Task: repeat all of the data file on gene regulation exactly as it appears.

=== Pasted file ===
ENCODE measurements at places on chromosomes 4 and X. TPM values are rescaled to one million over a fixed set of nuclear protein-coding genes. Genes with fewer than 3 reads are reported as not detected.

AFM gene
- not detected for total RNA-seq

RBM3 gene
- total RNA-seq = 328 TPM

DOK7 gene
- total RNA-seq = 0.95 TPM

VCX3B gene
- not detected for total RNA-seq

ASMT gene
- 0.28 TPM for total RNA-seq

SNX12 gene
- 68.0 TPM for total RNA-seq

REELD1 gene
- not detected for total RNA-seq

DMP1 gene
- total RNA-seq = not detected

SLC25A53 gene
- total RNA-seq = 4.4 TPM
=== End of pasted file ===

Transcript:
ENCODE measurements at places on chromosomes 4 and X. TPM values are rescaled to one million over a fixed set of nuclear protein-coding genes. Genes with fewer than 3 reads are reported as not detected.

AFM gene
- not detected for total RNA-seq

RBM3 gene
- total RNA-seq = 328 TPM

DOK7 gene
- total RNA-seq = 0.95 TPM

VCX3B gene
- not detected for total RNA-seq

ASMT gene
- 0.28 TPM for total RNA-seq

SNX12 gene
- 68.0 TPM for total RNA-seq

REELD1 gene
- not detected for total RNA-seq

DMP1 gene
- total RNA-seq = not detected

SLC25A53 gene
- total RNA-seq = 4.4 TPM